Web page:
You establish the desired instrument object behavior by configuring
property values. You can configure property values using the
set function or the dot notation,
or by specifying property name/property value pairs during object
creation. You can return property values using the
get function or the dot notation.
Interface objects possess two types of properties: base
properties and interface-specific properties.
(These properties pertain only to the interface object itself and
to the interface, not to the instrument.) Base
properties are supported for all interface objects (serial port, GPIB,
VISA-VXI, and so on), while interface-specific properties are supported
only for objects of a given interface type. For example, the
is supported only for serial port and VISA-serial objects.
Device objects also possess two types of properties: base
properties and device-specific properties.
While device objects possess base properties pertaining to the object
and interface, they also possess any number of device-specific properties
as defined in the instrument driver for configuring the instrument.
For example, a device object representing an oscilloscope might posses
such properties as
MeasurementMode. When you set these properties
you are directly configuring the oscilloscope settings.
Once the instrument object is created, you can use the
set function to return all its configurable
properties to a variable or to the command line. Additionally, if
a property has a finite set of character vector values,
To get a list of options you can use on the function, press the
Tab key after entering a function on the MATLAB® command line. The list expands, and you can scroll to choose a
property or value. For example, when you create a
you can get a list of installed vendors:
g = gpib('
When you press Tab after the parentheses and single quote,
as shown here, the list of installed GPIB vendors displays, such as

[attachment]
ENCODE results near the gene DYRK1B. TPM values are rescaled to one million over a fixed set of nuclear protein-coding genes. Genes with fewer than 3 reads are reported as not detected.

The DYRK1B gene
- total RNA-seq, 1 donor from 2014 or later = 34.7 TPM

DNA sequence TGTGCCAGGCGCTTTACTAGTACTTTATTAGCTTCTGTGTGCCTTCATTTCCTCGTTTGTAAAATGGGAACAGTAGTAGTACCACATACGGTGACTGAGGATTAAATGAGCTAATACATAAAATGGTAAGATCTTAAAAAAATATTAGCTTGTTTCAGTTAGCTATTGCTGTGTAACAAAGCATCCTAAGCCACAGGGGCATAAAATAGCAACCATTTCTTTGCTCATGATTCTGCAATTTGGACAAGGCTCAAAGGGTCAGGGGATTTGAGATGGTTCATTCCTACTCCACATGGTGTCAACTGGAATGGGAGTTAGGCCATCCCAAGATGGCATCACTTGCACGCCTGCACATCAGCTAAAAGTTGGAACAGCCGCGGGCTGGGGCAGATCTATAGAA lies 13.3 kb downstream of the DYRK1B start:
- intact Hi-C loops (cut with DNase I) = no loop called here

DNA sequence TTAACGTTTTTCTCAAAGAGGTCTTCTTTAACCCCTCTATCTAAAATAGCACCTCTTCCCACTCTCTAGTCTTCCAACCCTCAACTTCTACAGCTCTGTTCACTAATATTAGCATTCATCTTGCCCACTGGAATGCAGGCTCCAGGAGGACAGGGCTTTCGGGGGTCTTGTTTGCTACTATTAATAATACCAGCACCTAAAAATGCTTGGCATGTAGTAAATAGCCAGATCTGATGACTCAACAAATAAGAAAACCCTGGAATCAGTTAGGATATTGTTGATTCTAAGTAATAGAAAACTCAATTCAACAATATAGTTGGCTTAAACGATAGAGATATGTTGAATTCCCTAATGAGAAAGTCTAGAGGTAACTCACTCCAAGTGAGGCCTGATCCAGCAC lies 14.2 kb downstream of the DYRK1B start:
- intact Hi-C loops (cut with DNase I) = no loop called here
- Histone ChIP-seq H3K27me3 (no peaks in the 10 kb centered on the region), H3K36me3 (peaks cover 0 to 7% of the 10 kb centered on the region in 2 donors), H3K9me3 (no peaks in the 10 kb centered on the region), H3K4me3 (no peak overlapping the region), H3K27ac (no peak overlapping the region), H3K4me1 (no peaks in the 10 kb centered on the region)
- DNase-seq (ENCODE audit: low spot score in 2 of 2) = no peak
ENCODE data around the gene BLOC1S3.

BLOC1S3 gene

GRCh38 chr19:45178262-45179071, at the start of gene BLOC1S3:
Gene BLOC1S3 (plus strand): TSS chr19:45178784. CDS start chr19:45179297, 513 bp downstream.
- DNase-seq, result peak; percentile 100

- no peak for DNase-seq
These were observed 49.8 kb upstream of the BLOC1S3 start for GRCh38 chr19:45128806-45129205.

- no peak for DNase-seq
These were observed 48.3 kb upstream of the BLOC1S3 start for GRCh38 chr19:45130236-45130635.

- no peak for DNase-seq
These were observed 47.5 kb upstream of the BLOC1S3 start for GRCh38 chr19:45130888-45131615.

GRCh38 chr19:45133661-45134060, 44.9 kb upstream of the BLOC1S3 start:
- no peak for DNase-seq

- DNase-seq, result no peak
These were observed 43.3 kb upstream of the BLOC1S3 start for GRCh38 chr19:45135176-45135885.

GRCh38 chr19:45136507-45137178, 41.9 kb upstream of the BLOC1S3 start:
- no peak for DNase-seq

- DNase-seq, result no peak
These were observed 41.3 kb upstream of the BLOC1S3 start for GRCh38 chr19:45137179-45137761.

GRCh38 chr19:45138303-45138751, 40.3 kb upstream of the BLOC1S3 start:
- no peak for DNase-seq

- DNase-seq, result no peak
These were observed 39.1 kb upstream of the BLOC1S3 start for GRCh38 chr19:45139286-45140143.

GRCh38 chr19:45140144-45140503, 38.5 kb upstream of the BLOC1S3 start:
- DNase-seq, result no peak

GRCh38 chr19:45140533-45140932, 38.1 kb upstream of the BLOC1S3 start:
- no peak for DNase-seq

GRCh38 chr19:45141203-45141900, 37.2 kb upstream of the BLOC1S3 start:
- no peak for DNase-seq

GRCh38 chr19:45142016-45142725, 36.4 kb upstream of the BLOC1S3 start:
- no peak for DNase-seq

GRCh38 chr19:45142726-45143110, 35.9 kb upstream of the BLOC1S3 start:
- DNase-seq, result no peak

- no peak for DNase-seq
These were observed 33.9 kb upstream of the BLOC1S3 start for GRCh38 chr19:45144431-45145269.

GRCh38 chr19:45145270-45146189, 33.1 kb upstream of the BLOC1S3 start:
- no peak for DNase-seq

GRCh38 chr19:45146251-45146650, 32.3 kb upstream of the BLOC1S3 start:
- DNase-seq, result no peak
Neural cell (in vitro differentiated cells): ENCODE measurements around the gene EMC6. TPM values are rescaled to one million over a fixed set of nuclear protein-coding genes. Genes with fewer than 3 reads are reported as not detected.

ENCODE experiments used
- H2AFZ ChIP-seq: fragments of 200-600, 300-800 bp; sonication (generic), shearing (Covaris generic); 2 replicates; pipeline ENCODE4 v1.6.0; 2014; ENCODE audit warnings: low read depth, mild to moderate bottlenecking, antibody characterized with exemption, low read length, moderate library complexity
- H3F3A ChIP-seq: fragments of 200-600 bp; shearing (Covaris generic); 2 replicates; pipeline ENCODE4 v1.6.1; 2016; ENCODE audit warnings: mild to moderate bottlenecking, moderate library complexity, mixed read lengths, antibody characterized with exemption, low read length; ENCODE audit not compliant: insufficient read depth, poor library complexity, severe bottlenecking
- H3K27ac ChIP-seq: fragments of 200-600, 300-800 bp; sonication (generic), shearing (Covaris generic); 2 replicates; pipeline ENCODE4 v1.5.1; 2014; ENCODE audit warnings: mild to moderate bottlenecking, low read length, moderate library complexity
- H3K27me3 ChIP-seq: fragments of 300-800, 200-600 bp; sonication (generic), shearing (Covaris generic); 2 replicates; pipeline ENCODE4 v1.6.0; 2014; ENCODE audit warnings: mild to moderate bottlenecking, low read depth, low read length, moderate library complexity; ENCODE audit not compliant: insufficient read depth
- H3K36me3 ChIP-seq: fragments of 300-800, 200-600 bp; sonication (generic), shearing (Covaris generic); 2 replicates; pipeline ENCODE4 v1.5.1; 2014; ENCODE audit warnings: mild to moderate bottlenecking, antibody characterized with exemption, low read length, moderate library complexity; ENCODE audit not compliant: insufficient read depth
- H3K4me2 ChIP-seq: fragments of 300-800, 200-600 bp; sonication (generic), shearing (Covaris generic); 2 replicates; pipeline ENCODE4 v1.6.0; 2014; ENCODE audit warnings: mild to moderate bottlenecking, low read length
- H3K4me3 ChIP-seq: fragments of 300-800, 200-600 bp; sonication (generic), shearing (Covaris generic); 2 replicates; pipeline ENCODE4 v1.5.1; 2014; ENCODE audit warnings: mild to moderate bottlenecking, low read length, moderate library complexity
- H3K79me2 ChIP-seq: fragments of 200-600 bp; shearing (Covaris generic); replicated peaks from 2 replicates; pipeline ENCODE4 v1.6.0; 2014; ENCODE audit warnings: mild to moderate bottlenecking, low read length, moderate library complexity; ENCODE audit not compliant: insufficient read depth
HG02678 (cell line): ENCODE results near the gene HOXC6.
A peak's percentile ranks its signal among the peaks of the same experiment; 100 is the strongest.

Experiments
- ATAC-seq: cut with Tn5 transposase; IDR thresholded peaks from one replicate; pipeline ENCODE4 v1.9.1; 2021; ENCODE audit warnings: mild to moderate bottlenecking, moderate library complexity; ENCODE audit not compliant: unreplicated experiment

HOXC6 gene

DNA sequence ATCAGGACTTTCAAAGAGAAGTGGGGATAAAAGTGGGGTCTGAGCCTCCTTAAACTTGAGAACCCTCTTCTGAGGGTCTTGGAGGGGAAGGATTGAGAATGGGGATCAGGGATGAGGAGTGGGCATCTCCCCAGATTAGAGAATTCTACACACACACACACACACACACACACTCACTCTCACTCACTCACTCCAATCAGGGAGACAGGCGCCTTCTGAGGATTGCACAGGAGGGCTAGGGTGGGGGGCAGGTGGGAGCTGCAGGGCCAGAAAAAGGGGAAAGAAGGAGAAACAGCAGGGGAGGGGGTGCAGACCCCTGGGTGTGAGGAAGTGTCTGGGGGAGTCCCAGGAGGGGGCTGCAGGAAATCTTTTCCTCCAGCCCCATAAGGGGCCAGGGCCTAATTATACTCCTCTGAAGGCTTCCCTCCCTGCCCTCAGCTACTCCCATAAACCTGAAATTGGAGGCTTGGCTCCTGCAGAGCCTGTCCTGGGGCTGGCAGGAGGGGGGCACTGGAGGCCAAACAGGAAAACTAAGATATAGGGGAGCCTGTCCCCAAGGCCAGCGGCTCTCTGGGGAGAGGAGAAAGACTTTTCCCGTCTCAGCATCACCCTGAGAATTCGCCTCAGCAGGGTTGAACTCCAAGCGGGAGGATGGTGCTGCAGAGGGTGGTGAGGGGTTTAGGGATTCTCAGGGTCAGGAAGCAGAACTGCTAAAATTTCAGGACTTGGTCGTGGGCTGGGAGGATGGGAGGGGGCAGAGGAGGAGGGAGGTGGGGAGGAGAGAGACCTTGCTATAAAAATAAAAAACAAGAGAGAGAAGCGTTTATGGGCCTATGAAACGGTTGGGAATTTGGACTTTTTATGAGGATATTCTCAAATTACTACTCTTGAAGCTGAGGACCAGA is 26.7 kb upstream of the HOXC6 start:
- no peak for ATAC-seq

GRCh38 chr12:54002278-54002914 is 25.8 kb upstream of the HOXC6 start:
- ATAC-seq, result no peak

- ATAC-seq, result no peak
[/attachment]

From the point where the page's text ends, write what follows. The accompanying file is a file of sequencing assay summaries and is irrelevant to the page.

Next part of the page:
The format for the GPIB object constructor function is:
g = gpib('vendor',boardindex,primaryaddress)
When you press Tab where a field should appear, you get the list of options for that field. The other interface objects, such as Bluetooth, Serial, TCP/IP, etc., also include this capability on their object constructor functions.
You can also get the values for property-value pairs. For example, to get the possible terminator values when creating a serial object, type:
s = serial('COM1','Terminator','
Press Tab after typing the single quote after
Terminator to get the possible values for that property, as
Many of the other toolbox functions also have tab completion. For example, when
fread function you can specify the precision type using
data = fread(s,256,'
Press Tab after typing the single quote after the
size (256 values in this example), since precision is the
next argument the
fread function takes, to get the possible
values for the precision types, such as
When the list of possible values is long, a scroll bar appears in the pop-up window, as shown in this example.
The Property Inspector enables you to inspect and set properties for one or more instrument objects. It provides a list of all properties and displays their current values.
Settable properties in the list are associated with an editing
device that is appropriate for the values accepted by the particular
property. For example, a callback configuration GUI to set
a pop-up menu to set
RecordMode, and a text field
to specify the
TimerPeriod. The values for read-only
properties are grayed out.
You open the Property Inspector with the
inspect function. Alternatively, you
can open the Property Inspector via the Workspace browser by right-clicking
an instrument object and selecting Call Property
Inspector from the context menu, or by double-clicking